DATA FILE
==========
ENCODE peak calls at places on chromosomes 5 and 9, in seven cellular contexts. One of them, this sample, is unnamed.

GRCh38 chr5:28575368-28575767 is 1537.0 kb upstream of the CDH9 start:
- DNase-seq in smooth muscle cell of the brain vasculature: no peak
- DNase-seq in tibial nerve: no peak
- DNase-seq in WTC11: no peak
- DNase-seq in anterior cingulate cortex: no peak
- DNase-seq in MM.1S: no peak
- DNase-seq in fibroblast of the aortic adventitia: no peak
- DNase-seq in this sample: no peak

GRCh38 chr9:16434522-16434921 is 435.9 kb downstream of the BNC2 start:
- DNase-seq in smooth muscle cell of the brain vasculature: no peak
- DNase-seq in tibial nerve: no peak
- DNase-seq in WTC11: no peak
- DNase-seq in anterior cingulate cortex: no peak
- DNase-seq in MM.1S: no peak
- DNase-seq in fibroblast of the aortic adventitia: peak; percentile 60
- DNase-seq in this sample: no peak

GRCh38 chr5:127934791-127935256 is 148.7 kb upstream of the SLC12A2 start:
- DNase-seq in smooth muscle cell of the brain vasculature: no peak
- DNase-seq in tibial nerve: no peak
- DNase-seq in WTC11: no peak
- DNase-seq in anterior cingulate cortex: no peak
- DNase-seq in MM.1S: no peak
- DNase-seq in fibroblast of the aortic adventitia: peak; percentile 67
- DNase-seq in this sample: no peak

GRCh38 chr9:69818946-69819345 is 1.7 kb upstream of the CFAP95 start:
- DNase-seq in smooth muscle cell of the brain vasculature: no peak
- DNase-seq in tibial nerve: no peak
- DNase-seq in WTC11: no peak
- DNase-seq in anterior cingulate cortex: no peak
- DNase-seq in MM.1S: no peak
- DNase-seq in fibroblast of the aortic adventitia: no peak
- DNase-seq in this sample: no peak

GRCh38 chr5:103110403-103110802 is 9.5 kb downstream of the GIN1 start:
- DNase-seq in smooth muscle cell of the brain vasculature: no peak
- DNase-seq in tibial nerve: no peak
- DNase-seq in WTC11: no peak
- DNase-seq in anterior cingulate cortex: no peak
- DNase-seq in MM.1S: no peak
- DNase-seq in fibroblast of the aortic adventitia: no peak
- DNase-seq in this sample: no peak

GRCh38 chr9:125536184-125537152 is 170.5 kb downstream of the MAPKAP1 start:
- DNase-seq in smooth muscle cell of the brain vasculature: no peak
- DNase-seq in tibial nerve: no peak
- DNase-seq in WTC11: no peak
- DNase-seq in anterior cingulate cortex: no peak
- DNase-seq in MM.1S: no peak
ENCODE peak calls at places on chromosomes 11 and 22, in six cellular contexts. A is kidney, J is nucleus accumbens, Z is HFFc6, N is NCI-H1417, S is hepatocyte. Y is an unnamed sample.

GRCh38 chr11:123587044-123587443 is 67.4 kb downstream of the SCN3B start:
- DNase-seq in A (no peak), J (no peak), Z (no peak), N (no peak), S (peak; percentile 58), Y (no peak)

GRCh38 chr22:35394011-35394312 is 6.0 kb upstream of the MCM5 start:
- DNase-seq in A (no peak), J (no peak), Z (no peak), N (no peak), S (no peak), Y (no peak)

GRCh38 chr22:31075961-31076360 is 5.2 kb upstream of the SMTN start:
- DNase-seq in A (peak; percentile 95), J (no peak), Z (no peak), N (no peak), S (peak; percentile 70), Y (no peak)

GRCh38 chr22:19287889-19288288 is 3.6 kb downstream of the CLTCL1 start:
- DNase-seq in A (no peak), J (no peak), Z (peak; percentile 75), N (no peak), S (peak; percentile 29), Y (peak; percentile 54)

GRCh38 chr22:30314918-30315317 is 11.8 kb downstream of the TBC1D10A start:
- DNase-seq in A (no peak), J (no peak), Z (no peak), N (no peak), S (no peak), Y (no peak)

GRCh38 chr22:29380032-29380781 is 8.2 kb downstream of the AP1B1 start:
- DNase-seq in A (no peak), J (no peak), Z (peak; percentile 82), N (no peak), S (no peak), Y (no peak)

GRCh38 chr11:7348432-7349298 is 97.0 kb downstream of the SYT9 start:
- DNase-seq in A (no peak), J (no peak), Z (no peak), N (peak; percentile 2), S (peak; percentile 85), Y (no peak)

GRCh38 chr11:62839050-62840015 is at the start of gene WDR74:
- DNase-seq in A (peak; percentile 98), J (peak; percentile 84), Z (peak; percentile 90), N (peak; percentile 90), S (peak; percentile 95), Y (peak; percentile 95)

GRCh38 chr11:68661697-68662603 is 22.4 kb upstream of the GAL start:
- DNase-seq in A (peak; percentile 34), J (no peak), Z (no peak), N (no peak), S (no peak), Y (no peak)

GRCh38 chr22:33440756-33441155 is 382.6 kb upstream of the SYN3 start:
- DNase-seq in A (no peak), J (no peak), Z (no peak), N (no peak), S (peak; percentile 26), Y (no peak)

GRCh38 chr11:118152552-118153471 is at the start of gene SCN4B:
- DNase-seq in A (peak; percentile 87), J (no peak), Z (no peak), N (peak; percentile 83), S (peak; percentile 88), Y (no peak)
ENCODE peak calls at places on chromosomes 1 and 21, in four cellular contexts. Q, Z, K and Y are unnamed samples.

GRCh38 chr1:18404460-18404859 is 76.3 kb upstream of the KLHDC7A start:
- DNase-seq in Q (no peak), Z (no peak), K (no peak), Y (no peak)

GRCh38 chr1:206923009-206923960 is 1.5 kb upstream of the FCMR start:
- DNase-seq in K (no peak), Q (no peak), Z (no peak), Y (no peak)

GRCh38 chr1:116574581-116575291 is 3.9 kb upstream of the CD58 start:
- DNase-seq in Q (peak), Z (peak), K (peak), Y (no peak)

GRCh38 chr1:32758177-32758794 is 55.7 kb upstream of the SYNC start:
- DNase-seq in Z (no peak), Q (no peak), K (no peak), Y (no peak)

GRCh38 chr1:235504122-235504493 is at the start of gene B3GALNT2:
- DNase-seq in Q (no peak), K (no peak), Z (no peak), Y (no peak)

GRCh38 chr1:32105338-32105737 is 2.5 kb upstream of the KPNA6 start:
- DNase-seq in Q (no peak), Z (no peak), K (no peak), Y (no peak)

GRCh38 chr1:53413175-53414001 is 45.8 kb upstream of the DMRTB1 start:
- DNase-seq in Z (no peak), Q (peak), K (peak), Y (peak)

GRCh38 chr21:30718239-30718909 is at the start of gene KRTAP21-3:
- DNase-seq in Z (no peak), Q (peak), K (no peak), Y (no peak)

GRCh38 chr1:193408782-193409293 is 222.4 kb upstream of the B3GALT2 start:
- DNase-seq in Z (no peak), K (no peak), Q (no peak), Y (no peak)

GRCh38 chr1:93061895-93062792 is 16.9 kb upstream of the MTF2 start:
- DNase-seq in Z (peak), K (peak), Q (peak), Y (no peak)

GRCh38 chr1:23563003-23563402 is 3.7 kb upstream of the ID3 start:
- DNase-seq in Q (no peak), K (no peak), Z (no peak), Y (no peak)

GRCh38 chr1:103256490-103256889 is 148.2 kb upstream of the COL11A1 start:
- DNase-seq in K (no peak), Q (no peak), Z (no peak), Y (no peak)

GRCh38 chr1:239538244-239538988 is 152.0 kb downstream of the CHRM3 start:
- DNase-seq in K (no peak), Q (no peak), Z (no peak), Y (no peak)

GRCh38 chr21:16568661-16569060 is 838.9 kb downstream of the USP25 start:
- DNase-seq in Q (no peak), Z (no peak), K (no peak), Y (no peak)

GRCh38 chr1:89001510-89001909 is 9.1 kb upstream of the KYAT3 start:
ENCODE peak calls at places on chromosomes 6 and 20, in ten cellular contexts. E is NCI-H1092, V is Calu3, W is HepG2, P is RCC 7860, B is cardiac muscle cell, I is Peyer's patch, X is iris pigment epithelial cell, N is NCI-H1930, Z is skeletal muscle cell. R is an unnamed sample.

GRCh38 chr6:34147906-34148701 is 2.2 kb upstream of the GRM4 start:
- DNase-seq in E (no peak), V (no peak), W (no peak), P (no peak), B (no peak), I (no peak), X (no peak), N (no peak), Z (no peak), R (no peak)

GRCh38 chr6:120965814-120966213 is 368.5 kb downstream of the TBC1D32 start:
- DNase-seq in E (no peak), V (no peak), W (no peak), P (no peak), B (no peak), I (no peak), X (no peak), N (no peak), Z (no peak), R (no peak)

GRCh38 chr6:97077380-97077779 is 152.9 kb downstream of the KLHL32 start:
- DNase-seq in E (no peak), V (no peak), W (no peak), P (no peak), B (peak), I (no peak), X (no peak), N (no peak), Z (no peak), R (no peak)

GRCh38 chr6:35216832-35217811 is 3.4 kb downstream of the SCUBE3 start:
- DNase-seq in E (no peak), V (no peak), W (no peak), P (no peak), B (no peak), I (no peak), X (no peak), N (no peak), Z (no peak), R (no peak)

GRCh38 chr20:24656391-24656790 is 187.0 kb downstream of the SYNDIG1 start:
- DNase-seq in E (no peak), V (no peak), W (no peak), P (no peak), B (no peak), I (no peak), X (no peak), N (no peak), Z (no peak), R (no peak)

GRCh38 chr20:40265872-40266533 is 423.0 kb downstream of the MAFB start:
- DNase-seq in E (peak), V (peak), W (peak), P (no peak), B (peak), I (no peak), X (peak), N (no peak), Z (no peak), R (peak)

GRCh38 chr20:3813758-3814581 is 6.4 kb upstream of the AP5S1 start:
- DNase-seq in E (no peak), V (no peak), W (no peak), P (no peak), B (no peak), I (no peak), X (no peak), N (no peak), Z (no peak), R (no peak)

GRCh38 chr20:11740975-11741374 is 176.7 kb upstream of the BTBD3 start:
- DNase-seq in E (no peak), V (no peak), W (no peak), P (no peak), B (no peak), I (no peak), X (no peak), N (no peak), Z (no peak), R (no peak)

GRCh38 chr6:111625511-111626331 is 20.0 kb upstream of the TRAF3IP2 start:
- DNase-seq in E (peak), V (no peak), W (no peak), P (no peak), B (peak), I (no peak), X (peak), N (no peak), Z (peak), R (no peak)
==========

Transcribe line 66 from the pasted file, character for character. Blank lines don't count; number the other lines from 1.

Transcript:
- DNase-seq in A (peak; percentile 34), J (no peak), Z (no peak), N (no peak), S (no peak), Y (no peak)